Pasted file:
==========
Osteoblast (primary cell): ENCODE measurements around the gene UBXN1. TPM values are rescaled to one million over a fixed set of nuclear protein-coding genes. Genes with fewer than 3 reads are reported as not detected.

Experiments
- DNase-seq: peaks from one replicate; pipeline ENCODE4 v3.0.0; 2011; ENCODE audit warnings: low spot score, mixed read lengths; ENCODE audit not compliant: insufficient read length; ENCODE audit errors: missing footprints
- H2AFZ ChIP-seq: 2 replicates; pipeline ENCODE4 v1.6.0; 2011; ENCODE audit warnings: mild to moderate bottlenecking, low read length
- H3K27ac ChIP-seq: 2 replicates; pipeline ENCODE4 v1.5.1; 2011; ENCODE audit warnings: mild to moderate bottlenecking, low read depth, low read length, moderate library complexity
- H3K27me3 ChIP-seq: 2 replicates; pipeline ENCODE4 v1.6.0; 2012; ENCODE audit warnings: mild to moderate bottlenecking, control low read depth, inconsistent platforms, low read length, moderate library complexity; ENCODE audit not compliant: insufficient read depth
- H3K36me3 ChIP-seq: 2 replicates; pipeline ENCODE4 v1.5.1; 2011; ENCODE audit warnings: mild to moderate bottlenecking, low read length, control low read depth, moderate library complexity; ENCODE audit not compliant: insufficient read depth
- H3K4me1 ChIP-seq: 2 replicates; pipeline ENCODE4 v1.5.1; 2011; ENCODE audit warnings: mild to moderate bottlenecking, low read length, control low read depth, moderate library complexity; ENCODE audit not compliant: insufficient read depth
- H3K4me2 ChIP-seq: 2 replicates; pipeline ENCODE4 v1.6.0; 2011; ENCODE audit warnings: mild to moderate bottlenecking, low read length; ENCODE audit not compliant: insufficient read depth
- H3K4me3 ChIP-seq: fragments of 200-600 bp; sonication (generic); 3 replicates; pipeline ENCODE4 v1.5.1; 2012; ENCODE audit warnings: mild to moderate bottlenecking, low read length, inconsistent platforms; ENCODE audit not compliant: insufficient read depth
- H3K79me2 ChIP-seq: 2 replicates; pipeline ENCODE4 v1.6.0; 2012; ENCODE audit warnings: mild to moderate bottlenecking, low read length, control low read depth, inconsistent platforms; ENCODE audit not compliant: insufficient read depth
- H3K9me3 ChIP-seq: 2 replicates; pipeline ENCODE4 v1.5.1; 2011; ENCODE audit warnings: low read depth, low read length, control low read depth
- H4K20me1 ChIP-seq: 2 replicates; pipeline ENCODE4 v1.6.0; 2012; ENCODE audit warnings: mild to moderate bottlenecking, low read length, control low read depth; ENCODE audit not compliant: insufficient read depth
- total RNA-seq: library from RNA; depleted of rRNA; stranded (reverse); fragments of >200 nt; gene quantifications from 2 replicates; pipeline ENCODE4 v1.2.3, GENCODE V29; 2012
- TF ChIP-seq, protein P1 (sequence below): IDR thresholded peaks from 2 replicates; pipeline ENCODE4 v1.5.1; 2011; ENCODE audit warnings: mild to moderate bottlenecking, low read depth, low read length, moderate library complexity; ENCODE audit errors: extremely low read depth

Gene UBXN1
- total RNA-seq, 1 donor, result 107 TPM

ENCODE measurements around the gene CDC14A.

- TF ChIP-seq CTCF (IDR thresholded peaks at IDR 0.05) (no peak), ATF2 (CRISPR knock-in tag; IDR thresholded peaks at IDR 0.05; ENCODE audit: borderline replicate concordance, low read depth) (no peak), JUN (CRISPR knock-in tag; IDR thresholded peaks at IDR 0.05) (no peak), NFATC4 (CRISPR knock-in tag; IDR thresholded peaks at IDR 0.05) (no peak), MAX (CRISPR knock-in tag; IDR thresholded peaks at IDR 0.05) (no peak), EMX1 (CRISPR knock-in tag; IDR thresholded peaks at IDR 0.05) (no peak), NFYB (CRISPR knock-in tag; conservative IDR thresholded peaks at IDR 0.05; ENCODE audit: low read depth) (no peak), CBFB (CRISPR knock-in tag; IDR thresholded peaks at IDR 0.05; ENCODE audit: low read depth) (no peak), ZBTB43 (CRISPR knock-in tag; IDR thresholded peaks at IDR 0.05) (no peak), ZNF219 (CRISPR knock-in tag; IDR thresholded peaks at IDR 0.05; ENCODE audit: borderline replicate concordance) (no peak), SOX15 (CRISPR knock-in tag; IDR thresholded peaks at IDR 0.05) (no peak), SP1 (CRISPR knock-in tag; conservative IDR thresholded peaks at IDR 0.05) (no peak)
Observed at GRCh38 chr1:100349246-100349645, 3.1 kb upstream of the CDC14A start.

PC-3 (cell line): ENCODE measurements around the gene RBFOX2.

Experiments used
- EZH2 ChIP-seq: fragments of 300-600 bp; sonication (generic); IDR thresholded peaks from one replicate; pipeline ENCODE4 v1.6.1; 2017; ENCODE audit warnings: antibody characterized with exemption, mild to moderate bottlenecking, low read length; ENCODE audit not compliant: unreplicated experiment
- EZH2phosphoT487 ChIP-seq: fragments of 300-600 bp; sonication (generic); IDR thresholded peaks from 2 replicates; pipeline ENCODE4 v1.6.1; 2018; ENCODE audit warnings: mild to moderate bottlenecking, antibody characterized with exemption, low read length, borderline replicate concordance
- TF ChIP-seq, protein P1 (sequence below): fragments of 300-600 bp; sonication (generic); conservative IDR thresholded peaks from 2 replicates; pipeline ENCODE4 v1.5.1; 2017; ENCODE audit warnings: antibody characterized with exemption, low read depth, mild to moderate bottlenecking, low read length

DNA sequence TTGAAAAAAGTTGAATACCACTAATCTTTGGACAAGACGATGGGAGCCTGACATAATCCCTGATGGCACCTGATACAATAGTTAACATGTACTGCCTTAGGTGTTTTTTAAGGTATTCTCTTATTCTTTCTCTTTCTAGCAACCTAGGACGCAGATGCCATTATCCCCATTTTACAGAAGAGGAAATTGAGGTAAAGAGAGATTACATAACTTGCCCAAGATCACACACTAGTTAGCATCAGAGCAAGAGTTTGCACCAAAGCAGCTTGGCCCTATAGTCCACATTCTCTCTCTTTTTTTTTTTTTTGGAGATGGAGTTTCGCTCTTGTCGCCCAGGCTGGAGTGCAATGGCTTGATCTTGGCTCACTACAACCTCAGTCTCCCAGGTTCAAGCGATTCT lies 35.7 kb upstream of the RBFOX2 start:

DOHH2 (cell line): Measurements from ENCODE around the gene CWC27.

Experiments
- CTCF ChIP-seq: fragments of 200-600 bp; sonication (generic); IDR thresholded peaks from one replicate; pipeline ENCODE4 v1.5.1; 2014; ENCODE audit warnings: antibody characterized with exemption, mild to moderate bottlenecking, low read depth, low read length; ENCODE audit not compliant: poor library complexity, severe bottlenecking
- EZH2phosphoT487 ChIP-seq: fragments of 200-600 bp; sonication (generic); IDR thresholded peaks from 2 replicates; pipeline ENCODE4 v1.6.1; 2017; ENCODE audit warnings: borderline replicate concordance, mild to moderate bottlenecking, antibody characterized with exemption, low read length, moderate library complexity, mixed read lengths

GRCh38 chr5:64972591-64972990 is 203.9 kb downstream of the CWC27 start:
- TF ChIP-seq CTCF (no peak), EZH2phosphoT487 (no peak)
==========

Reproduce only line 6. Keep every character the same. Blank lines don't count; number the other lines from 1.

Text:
- H3K27me3 ChIP-seq: 2 replicates; pipeline ENCODE4 v1.6.0; 2012; ENCODE audit warnings: mild to moderate bottlenecking, control low read depth, inconsistent platforms, low read length, moderate library complexity; ENCODE audit not compliant: insufficient read depth